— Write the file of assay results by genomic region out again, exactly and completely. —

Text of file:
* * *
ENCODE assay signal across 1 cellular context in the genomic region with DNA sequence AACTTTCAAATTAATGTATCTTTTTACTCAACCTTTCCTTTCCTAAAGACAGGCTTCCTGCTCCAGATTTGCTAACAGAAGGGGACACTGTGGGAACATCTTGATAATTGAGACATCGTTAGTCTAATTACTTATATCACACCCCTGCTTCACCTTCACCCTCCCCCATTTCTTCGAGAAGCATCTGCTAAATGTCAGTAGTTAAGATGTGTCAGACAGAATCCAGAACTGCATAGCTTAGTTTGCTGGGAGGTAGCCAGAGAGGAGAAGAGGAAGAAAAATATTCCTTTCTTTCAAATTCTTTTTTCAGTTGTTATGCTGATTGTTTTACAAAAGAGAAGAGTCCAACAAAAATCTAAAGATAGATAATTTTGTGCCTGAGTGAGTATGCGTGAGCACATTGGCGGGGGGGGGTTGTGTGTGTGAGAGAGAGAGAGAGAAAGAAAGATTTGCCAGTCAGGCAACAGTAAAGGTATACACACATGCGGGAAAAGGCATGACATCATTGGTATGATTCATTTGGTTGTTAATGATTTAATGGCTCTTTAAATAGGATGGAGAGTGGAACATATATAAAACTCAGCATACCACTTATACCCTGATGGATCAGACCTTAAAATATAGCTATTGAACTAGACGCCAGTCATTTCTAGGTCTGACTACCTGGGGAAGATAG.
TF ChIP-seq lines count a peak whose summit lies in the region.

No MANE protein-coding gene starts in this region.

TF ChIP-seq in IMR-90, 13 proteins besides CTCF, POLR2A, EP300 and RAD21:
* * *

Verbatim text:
ENCODE assay signal across 1 cellular context in the genomic region with DNA sequence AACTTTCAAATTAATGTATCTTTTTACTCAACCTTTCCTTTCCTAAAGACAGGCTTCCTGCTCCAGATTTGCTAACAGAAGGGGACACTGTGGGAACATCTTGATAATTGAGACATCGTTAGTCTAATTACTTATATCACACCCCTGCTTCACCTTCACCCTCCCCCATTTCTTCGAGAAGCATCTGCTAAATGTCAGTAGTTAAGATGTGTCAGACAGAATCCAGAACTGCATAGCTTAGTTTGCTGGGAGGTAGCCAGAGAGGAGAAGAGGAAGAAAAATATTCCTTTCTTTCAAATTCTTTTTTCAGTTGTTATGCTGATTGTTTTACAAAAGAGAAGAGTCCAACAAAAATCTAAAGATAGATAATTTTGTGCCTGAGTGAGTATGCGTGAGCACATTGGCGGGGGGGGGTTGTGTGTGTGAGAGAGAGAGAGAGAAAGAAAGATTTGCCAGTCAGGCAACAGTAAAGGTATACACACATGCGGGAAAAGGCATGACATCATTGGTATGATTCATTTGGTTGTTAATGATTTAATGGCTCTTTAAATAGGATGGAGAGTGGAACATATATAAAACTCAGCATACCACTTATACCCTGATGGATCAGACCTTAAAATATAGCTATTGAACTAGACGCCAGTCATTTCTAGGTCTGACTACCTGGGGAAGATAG.
TF ChIP-seq lines count a peak whose summit lies in the region.

No MANE protein-coding gene starts in this region.

TF ChIP-seq in IMR-90, 13 proteins besides CTCF, POLR2A, EP300 and RAD21: